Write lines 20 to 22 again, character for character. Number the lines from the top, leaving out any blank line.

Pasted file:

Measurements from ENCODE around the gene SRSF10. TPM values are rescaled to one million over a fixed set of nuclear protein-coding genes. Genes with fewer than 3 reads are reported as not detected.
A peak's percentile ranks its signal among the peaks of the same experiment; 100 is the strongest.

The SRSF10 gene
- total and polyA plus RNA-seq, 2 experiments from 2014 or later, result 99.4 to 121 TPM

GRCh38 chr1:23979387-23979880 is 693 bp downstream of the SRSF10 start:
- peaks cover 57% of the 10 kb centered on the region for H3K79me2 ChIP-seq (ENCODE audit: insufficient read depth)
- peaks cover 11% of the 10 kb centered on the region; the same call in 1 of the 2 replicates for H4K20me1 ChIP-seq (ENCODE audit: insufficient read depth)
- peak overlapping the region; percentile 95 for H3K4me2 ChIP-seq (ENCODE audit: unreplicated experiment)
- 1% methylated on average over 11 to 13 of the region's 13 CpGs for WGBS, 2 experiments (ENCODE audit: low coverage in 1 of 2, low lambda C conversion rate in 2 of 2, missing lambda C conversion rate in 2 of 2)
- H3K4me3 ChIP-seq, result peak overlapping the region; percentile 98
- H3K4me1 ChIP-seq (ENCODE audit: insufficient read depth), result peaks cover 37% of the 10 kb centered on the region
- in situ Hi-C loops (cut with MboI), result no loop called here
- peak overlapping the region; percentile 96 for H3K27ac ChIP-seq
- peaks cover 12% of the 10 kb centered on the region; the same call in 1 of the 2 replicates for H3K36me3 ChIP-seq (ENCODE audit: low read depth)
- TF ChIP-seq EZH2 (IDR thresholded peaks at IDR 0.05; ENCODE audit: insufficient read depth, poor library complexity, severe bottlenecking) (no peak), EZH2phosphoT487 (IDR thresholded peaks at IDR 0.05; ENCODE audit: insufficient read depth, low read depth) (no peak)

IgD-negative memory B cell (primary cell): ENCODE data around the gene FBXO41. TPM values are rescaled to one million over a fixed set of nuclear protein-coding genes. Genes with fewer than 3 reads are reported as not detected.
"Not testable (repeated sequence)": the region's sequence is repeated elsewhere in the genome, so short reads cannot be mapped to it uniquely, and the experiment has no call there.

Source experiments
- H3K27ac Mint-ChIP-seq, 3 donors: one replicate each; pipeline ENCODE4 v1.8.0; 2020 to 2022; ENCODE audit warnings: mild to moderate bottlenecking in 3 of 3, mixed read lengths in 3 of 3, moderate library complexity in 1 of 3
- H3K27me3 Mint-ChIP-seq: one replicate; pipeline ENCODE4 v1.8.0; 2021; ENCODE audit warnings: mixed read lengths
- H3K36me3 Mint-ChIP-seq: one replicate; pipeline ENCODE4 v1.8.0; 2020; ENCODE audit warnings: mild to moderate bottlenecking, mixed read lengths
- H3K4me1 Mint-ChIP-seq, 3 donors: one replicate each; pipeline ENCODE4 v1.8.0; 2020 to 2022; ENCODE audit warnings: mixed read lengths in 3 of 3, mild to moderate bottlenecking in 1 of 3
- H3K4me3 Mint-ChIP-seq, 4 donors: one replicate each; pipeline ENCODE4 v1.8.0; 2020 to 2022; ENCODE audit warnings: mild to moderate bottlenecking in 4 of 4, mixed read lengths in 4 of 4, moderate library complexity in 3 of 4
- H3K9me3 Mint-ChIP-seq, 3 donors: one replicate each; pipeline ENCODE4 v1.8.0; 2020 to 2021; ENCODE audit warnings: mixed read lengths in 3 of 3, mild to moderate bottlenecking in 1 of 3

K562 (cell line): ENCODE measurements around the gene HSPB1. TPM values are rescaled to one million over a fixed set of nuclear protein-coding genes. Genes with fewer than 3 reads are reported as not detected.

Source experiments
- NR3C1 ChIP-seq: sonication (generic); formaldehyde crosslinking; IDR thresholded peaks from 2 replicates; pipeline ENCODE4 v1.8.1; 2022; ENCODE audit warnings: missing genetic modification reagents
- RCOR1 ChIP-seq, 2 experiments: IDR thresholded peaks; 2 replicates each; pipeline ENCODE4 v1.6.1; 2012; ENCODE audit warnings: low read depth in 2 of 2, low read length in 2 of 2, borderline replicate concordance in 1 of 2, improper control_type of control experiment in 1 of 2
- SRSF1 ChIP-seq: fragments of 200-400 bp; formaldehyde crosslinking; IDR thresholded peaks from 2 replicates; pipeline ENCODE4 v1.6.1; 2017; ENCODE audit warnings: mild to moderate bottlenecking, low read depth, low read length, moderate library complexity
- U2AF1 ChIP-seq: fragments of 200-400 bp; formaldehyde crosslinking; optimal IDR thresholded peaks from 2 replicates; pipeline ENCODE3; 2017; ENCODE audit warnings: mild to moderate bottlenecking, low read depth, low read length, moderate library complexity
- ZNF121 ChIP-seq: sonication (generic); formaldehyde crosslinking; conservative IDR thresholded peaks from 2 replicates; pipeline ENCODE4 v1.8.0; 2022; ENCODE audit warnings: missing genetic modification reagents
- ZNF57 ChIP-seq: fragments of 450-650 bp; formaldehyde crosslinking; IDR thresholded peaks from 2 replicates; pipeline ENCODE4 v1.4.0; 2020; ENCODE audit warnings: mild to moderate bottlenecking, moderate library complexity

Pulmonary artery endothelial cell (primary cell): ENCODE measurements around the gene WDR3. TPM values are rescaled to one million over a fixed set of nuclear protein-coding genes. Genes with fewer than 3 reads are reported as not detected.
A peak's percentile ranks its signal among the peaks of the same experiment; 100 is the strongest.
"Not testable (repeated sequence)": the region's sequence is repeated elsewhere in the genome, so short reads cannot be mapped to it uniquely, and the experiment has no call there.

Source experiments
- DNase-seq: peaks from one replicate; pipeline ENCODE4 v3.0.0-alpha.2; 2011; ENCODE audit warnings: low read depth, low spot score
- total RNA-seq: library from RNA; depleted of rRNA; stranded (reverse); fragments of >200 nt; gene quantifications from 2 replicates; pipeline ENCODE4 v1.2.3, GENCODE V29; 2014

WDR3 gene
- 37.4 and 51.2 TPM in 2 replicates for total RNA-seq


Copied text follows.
- H3K27me3 Mint-ChIP-seq: one replicate; pipeline ENCODE4 v1.8.0; 2021; ENCODE audit warnings: mixed read lengths
- H3K36me3 Mint-ChIP-seq: one replicate; pipeline ENCODE4 v1.8.0; 2020; ENCODE audit warnings: mild to moderate bottlenecking, mixed read lengths
- H3K4me1 Mint-ChIP-seq, 3 donors: one replicate each; pipeline ENCODE4 v1.8.0; 2020 to 2022; ENCODE audit warnings: mixed read lengths in 3 of 3, mild to moderate bottlenecking in 1 of 3